“Under international law governing the relations between the Philippines and the US, the VFA merely requires a party to give notice of its desire to terminate the treaty. It does not require such party to give any reason for such desire to terminate the treaty,” Palacios told The Philippine STAR.
Lawyer Gil Anthony Aquino of the Center for International Law said that generally, under international law, “termination depends on what is provided in the treaty.”
The VFA does not mention any ground at all. It just briefly mentions termination as the way for the agreement to expire. Otherwise, its effectivity is indefinite.
Specifically, Article 9 of the VFA states: “This agreement shall remain in force until the expiration of 180 days from the date on which either party gives the other party notice in writing that it desires to terminate the agreement.”
Article 54 of the Vienna Convention on the Law of Treaties does permit termination of agreements “in conformity with the provisions of the treaty” or “at any time by consent of all the parties after consultation with the other contracting states.”
United Nations commentaries explain that this provision recognizes that “it is always possible for all the parties to agree together to put an end to the treaty.”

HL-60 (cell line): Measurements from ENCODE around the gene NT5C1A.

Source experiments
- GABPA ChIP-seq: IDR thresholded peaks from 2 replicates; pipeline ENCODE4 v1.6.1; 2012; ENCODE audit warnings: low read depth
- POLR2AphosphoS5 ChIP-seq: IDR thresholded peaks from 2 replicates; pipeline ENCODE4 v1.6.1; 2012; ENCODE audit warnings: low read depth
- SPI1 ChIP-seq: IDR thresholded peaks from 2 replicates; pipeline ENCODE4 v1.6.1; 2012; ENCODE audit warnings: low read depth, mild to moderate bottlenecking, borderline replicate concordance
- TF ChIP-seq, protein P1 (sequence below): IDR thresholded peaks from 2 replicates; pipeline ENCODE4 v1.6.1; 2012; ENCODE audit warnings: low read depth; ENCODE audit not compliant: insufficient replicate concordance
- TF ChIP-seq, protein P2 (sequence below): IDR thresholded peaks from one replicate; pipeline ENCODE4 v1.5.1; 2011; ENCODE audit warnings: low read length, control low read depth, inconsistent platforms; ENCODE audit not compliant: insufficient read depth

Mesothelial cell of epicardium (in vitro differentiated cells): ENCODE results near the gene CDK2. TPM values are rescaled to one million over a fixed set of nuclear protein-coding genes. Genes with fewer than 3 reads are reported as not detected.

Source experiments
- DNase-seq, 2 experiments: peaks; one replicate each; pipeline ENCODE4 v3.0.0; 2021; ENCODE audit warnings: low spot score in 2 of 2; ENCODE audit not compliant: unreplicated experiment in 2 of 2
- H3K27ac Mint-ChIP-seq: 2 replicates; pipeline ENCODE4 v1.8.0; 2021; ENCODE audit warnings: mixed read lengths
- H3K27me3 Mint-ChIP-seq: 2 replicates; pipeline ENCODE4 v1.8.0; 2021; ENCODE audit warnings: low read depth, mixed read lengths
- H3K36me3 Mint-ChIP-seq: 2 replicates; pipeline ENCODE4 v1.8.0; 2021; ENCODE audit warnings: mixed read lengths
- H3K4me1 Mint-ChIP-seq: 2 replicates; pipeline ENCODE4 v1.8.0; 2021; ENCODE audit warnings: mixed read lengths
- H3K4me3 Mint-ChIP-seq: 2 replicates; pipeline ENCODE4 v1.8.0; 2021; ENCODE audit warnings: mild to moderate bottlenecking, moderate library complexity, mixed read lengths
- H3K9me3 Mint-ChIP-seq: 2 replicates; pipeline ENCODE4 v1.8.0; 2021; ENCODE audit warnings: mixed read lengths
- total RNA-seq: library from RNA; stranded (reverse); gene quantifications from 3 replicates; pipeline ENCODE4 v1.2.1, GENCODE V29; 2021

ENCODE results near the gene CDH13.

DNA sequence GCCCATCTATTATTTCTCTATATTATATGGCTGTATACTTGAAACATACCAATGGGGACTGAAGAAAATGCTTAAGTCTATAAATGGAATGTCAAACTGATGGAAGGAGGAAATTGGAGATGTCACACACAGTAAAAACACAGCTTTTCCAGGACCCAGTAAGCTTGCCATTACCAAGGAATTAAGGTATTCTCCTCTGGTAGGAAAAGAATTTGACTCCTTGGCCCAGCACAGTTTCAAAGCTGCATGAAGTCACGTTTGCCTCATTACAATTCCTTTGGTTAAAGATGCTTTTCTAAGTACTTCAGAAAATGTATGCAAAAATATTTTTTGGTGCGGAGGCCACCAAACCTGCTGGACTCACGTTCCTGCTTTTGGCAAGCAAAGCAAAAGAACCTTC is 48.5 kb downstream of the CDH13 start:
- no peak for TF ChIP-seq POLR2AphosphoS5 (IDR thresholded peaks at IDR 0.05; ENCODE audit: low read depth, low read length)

However, Palacios stressed that “the Philippine government needs to comply with the Philippine constitutional requirements to terminate a treaty.”
The question of whether the Senate’s consent is necessary to terminate a treaty is another issue the DOJ is considering.
“The power to make and break treaties is a shared constitutional power. It is shared between the President and the legislative branch through the Senate. It is a shared power because treaties have the effect of modifying the application of legislative statutes and modifying substantive rights under Philippine law," Palacios said.
Further reading: VFA Termination: Easier said than done?
On Saturday, Department of Justice (DOJ) Secretary Menardo Guevarra confirmed that his department is studying whether it is necessary to state any ground for terminating the VFA, and what the legal implications might be.